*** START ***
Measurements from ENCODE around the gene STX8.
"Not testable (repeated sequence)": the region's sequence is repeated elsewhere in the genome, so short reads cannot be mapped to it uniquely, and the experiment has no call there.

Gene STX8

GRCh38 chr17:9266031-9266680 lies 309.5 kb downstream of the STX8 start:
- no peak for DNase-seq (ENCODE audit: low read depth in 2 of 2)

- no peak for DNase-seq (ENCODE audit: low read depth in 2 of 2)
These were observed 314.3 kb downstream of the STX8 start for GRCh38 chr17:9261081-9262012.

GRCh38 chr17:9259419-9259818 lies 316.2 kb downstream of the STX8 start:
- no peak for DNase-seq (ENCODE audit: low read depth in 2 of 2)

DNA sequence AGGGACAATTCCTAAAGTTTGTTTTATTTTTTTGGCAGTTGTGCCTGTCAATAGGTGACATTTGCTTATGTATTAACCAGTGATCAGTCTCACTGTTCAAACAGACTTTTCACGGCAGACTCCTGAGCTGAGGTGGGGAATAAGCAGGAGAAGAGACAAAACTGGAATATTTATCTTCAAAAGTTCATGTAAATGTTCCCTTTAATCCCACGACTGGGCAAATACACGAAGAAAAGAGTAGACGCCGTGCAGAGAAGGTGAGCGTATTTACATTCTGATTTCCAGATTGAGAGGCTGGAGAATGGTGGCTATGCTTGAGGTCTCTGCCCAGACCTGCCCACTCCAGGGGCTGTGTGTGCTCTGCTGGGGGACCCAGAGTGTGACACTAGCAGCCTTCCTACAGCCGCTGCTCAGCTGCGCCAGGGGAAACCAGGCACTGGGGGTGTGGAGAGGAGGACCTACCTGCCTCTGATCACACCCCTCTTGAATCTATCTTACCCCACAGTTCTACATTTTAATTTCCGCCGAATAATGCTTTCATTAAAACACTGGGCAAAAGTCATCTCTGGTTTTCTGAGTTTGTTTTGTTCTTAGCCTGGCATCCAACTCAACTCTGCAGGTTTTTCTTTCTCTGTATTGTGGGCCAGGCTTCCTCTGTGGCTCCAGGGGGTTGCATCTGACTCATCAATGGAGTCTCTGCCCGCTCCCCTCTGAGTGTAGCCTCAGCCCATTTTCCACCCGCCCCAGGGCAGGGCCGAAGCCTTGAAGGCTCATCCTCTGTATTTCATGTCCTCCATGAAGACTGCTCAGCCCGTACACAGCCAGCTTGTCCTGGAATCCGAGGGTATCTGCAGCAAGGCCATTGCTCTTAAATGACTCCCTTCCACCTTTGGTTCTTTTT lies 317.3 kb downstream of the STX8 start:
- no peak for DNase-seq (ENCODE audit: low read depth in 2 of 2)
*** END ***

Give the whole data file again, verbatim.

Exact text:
Measurements from ENCODE around the gene STX8.
"Not testable (repeated sequence)": the region's sequence is repeated elsewhere in the genome, so short reads cannot be mapped to it uniquely, and the experiment has no call there.

Gene STX8

GRCh38 chr17:9266031-9266680 lies 309.5 kb downstream of the STX8 start:
- no peak for DNase-seq (ENCODE audit: low read depth in 2 of 2)

- no peak for DNase-seq (ENCODE audit: low read depth in 2 of 2)
These were observed 314.3 kb downstream of the STX8 start for GRCh38 chr17:9261081-9262012.

GRCh38 chr17:9259419-9259818 lies 316.2 kb downstream of the STX8 start:
- no peak for DNase-seq (ENCODE audit: low read depth in 2 of 2)

DNA sequence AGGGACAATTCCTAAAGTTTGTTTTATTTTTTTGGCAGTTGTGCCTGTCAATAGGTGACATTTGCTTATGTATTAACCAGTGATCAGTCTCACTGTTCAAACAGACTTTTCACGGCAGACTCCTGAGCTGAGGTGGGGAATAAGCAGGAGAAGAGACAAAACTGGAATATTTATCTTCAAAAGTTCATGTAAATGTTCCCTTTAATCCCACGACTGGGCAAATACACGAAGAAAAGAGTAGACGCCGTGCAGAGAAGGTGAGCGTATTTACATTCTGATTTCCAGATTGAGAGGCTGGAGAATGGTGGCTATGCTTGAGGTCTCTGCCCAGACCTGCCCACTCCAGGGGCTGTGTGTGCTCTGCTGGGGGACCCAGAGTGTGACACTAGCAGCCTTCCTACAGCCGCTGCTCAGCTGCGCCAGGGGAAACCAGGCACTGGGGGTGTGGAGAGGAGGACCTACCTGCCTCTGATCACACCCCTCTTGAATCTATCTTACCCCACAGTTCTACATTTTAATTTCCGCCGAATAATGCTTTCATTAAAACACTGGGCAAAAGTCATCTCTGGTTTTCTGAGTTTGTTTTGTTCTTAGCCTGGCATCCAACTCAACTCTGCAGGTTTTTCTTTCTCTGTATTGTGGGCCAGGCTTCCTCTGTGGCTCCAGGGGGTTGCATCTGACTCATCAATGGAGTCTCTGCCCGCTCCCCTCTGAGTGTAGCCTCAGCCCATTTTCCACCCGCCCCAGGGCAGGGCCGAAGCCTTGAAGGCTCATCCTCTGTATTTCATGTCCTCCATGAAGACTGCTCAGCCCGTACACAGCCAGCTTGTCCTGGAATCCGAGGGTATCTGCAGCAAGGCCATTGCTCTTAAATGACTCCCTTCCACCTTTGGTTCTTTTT lies 317.3 kb downstream of the STX8 start:
- no peak for DNase-seq (ENCODE audit: low read depth in 2 of 2)